This conversation took place in a most interesting fashion. It began on the day of the San Francisco Marathon, July 9, 1978. Michael Witte and I had just completed the twenty-six-plus miles and were soaking away our aches and pains in the Medical Self-Care Magazine office hot tub. We were getting into some interesting things about birthing, so I brought the tape recorder out by the tub and turned it on.
Medical Self-Care Magazine's women's health editor Carol Berry listened to the tape, agreed that it would make a good article, and suggested that she conduct a follow-up interview with Dr. Witte and Heidi Bednar, a midwife who works with Michael. She did, and it broadened and deepened the original interview immensely.
Finally, I edited the two transcripts and dovetailed them together, so that somewhere in the middle Carol and Heidi appear and I disappear. I guess you could call it collaborative journalism.
TF: Michael, you were saying that many people are thinking and feeling differently about having their babies than they did five years ago?
MW: Yes. Many, many more people are actively looking for just the right person to attend their birth. People are much more concerned with the environment in which the birth will take place. The underlying concept seems to be that the mother, the pregnant woman, should command a lot of respect. Prospective parents are getting more assertive about wanting things done their way.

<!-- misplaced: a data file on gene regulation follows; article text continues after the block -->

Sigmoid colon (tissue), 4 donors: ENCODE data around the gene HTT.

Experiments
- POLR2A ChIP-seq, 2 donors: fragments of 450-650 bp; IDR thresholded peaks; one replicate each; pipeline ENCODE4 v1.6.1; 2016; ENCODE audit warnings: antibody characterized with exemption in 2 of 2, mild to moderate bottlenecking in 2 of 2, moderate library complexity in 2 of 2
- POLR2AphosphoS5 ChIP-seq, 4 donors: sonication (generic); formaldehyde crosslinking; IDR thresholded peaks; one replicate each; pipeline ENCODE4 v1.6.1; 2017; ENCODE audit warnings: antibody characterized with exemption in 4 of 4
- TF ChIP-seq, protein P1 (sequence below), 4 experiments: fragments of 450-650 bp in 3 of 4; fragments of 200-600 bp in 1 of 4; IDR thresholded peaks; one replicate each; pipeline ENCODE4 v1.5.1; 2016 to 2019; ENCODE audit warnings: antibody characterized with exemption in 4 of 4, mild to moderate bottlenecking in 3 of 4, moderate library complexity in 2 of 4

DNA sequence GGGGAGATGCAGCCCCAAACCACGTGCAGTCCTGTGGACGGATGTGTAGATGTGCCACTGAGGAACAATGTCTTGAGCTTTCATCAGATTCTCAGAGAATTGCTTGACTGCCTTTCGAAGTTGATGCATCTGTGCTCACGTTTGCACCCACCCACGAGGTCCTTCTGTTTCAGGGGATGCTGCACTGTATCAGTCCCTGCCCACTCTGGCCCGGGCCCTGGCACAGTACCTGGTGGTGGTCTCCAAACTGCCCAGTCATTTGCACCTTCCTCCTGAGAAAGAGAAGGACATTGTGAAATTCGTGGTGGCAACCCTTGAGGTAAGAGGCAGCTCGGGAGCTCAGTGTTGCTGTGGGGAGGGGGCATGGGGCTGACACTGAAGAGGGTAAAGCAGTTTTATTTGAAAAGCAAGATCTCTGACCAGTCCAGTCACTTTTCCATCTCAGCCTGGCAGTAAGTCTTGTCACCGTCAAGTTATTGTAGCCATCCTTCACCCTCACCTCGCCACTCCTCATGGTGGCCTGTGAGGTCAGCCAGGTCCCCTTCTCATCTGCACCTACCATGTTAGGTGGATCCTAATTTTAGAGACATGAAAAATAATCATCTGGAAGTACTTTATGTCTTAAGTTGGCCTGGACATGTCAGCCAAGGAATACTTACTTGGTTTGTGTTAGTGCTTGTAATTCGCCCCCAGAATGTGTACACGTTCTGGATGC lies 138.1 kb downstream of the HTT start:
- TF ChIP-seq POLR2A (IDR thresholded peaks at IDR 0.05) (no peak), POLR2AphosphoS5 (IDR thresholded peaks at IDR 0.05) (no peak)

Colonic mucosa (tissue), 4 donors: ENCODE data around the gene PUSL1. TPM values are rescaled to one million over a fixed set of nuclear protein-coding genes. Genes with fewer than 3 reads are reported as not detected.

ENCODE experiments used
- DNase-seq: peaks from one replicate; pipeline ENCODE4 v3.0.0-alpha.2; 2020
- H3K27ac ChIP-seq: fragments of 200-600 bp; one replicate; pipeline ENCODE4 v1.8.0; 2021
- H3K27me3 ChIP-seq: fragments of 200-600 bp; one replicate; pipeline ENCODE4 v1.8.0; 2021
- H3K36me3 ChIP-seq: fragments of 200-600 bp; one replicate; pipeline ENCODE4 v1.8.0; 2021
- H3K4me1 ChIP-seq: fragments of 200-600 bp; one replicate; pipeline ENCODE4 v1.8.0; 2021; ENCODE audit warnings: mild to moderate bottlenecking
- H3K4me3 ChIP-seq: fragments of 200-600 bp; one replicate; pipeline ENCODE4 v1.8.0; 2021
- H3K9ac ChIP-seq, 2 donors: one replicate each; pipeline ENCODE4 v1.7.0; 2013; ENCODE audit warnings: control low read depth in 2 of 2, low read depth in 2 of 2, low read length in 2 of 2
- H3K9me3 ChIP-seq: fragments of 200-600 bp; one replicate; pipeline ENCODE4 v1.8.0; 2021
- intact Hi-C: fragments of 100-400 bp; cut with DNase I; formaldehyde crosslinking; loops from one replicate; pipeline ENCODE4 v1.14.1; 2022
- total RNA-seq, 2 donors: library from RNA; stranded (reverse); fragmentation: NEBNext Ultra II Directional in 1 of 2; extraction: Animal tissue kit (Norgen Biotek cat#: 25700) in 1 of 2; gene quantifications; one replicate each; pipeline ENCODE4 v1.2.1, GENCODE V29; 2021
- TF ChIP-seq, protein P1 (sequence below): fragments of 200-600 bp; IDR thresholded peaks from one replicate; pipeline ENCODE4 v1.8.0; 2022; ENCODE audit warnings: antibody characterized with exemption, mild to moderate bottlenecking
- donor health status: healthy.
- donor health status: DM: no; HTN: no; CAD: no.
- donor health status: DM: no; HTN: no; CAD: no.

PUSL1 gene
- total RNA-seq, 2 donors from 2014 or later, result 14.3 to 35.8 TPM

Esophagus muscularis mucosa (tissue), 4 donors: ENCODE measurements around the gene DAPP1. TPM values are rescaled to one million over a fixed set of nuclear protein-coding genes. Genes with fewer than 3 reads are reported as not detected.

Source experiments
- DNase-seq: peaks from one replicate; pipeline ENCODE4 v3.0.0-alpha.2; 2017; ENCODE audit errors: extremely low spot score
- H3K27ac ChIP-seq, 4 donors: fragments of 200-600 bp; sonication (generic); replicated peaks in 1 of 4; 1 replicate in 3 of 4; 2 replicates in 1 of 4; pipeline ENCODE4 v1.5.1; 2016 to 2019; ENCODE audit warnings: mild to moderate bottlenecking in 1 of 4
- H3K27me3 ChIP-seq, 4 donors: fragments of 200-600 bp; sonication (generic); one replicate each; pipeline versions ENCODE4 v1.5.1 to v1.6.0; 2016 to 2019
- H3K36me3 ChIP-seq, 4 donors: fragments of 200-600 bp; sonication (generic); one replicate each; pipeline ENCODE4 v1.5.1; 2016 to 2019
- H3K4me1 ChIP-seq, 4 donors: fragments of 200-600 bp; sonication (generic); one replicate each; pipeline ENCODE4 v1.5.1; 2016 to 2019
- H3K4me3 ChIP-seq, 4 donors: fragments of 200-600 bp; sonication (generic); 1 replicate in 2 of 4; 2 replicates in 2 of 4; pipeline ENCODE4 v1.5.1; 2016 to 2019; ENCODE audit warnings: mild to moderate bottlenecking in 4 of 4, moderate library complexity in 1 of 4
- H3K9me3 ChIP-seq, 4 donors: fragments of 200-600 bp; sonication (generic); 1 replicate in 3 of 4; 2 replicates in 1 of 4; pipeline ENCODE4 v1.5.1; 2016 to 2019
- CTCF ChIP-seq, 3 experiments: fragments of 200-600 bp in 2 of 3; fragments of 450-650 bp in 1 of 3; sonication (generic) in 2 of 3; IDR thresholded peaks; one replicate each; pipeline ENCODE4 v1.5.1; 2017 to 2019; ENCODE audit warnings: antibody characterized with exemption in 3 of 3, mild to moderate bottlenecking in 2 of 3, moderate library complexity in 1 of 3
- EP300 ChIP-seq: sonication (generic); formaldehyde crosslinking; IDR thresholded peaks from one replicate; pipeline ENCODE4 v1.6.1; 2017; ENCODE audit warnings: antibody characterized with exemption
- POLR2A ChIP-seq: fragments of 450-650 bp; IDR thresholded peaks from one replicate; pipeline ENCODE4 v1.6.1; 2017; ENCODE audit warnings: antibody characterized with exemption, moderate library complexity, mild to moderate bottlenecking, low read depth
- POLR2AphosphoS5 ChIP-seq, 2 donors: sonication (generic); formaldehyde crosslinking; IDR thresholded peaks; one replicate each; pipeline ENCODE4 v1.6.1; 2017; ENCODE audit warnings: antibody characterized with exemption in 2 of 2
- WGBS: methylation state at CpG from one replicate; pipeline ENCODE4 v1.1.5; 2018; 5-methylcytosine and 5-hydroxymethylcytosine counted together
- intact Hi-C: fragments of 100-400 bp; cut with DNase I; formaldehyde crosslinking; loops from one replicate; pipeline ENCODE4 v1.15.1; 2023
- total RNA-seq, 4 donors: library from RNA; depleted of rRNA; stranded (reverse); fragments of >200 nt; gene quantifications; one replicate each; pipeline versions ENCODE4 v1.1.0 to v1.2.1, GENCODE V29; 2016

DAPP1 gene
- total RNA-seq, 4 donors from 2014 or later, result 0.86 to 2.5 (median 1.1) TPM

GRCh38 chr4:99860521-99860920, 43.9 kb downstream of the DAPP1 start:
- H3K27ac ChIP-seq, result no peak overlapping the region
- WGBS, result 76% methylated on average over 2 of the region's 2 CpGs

TF: Has that concern for people’s individual preferences been lacking?
MW: I think it has. Both I myself and the group I work with are constantly being approached by people who haven’t been able to find the kind of prenatal care and deliveries they wanted. They're determined to create a way to have their own birth experience meet their needs.
People are becoming much more deeply involved with the birthing experience than they've ever been. They're realizing that there's an independent, benign force at work changing a pregnant woman's life and her body in monumental ways, and there's a widespread feeling that those changes need to be respected by health workers, by her man, by her friends, and by herself. She's different than she was before she was pregnant, and she gets more different the more pregnant she gets.
TF: I certainly didn't hear anything about any of that in medical school. We just learned about all the possible complications.
MW: Yes. The medical professions have focused almost exclusively on the technology. We've really approached childbirth as though it was a diseased state, full of potential complications. The technology of childbirth has been kept as secret and magical tools to be used only by physicians.
The technology has saved a lot of lives, but it's been controlled by the obstetricians, nearly all of them men, which created a built-in insensitivity, and birthing got dragged into the hospitals. Human values were subjugated to the hospital routine, with delivery rooms modeled on operating rooms, even though birth is not really very much like surgery at all.
TF: All right, suppose you're talking to a couple thinking about having a baby. What are the choices they should start taking into consideration? What are their alternatives? When should prospective parents start looking for someone to attend their birth
MW: When you're planning a pregnancy is an excellent time. You have a lot more time to explore options. Certainly by the time you first find you are pregnant.